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Evaluation of pepper mild mottle virus as an indicator of human faecal pollution in shellfish and growing waters.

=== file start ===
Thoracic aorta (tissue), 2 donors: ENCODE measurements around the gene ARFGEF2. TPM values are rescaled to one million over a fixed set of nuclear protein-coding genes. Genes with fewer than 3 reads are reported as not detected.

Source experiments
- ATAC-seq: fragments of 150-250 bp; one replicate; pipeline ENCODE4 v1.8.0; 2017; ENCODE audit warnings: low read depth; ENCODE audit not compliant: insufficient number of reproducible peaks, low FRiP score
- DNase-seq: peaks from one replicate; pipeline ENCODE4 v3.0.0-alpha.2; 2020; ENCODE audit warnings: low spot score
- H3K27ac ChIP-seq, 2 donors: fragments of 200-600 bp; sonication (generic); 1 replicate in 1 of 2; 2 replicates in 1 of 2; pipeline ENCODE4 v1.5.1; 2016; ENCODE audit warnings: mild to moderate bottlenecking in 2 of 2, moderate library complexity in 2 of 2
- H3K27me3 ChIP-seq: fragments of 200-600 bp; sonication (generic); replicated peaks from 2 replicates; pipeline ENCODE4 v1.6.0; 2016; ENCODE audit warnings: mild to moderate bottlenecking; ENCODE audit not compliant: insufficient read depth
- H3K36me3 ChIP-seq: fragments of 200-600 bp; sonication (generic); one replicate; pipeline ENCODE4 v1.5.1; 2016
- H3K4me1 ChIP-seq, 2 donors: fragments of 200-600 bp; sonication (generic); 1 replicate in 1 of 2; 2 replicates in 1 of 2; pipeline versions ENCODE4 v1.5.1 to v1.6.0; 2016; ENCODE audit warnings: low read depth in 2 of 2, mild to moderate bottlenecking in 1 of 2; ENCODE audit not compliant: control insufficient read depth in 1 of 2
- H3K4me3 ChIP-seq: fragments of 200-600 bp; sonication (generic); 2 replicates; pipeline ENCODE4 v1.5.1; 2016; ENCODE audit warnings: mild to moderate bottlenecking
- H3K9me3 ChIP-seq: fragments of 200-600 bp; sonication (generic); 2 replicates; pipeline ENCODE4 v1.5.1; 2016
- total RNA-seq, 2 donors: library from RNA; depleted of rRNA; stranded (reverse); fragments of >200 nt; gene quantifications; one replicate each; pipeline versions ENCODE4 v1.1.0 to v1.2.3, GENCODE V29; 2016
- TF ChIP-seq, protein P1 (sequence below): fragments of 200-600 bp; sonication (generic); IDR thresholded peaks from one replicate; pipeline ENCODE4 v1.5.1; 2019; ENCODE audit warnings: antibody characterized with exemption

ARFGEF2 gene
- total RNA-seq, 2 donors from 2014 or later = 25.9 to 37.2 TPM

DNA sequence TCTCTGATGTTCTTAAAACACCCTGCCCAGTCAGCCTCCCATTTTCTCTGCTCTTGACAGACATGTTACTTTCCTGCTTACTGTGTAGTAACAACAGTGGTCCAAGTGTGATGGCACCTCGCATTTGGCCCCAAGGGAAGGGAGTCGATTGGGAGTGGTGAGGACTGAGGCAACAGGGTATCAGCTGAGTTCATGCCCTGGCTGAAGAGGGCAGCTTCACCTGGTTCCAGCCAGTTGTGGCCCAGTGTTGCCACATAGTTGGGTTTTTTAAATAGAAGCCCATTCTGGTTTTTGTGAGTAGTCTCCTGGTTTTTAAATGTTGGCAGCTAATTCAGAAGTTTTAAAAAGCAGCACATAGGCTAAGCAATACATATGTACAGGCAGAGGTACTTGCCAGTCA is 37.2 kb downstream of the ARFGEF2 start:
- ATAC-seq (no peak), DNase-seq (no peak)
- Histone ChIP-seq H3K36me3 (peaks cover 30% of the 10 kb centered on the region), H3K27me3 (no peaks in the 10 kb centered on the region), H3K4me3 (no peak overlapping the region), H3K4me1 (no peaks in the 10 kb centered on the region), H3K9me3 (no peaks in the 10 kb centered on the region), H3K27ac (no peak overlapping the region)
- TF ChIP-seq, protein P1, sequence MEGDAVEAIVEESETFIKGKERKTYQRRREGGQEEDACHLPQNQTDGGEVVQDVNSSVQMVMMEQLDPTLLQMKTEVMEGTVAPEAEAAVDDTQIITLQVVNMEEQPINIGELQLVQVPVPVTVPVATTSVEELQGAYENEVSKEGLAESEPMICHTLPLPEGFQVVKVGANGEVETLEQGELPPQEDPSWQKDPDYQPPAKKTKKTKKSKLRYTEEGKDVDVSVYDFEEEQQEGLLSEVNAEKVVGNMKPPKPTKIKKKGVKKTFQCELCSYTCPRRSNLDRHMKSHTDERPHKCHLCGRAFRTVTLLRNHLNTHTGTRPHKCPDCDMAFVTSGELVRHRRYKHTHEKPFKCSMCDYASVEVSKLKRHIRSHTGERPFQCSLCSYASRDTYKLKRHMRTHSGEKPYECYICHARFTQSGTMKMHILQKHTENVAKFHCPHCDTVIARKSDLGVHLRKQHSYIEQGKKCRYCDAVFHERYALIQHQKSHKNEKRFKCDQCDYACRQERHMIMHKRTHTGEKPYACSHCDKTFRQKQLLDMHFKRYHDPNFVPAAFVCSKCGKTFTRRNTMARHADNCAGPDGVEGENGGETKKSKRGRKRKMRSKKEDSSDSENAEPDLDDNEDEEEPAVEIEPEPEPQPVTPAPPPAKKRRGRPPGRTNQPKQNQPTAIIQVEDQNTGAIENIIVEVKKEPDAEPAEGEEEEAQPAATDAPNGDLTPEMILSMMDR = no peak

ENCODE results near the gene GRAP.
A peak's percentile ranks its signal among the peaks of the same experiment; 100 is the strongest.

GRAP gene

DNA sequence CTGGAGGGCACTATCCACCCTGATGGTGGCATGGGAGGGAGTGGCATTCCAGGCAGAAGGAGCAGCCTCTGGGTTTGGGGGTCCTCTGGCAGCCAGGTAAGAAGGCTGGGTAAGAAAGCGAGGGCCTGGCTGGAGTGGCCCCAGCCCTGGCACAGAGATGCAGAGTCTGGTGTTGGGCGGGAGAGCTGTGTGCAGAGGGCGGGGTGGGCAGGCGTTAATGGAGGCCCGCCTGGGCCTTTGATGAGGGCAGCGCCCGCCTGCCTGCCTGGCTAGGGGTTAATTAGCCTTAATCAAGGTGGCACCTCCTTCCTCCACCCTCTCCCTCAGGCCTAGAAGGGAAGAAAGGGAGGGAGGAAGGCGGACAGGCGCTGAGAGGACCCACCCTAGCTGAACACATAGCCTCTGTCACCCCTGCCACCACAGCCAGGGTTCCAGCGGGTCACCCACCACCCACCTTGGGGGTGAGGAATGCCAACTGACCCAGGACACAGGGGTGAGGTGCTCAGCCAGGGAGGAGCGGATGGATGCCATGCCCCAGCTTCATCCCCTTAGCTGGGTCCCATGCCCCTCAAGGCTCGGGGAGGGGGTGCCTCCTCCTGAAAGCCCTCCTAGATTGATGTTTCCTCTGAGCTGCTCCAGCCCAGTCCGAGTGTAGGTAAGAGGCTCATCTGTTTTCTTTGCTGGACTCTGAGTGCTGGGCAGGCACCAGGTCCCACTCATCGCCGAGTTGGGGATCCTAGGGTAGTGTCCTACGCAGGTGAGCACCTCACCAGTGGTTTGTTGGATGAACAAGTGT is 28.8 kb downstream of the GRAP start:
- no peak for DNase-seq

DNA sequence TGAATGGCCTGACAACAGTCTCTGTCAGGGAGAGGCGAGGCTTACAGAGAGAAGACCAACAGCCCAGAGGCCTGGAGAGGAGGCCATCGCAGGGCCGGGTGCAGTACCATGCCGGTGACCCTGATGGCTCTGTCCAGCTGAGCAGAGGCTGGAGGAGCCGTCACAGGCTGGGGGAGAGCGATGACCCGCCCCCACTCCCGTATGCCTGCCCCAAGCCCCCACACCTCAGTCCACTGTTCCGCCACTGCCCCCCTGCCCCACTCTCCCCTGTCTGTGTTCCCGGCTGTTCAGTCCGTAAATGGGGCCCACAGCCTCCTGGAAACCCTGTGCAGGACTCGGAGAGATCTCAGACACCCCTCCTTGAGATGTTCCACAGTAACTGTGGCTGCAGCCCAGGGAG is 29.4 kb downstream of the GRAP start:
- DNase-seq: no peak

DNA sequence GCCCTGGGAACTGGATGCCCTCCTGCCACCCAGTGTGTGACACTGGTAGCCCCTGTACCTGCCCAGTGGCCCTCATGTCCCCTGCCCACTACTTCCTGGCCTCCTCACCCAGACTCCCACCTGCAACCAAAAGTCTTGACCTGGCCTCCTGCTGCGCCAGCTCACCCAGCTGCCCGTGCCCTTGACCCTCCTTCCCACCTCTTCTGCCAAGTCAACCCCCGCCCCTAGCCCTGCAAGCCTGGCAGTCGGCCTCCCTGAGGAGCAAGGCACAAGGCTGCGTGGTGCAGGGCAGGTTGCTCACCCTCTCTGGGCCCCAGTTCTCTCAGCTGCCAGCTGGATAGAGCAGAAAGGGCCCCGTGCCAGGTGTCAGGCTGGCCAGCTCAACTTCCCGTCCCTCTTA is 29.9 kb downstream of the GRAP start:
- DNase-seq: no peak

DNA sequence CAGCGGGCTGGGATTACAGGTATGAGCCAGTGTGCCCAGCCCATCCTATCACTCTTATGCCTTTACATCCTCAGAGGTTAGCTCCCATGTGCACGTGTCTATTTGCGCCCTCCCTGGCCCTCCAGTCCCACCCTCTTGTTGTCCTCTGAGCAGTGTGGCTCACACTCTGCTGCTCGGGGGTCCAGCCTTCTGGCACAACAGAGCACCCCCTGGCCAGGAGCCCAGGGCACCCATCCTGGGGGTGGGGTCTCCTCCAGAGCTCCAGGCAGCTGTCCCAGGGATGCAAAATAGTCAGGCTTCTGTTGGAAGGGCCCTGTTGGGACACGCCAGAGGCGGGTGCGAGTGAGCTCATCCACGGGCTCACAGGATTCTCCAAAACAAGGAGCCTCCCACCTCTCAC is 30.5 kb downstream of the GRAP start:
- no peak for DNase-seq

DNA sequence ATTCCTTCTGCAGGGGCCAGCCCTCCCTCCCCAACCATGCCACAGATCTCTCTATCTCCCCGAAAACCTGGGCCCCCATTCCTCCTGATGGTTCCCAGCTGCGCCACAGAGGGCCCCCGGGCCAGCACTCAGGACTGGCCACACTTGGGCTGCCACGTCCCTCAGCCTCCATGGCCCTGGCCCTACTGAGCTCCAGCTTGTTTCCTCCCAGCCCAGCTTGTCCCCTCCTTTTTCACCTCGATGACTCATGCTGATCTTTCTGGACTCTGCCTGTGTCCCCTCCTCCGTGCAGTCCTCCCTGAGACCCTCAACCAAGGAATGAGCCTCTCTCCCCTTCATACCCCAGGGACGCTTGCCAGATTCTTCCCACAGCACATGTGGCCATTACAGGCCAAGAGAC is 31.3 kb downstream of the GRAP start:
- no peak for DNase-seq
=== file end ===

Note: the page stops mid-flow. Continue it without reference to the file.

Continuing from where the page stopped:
Bivalve molluscan shellfish grown in areas impacted by human faecal pollution are at risk of being contaminated with multiple enteric viruses. To minimise the public health risks associated with shellfish consumption, determining the presence of faecal contamination in shellfish and their growing waters is crucial. In this study, we evaluated the use of pepper mild mottle virus (PMMoV) as an indicator of human faecal contamination in oysters, mussels, cockles and shellfish growing waters in New Zealand. Using reverse transcription quantitative polymerase chain reaction (RT-qPCR) the presence, and where applicable, the concentration of PMMoV was determined in faeces from 11 different animal species, influent (untreated) wastewater, shellfish and shellfish growing waters. Non-human faecal samples (from seagull, Canada goose, black swan and dog) were RT-qPCR positive for PMMoV. The faecal source specificity of PMMoV was 0.83 (maximum value of 1) when ‘detected but not quantifiable’ (DNQ) values were used. However, when ‘lower limit of quantification’ (LLOQ) values were used, the specificity increased to 0.92. The PMMoV concentration in influent wastewater (n = 10) ranged from 6.3 to 7.7 log10 genome copies (GC)/L with a mean (±standard deviation) of 7.1 ± 0.5 log10 GC/L. The overall occurrence of PMMoV in shellfish and shellfish growing waters from four different areas was 46/51 (90%) and 29/52 (56%), respectively. Of the cockles collected from an area known to be impacted by effluent wastewater, 14/14 (100%) contained PMMoV concentrations above the LLOQ. In contrast, only 13/37 (35%) shellfish and 6/52 (11.5%) growing water samples collected from three areas with low anthropogenic impact contained PMMoV concentrations above the LLOQ. The high concentration of PMMoV in influent wastewater indicates that PMMoV may be a promising indicator of human faecal contamination. The presence of PMMoV in shellfish and growing waters with a low anthropogenic impact may be of avian origin, and this needs to be considered if using PMMoV for monitoring shellfish and shellfish growing water quality in New Zealand.

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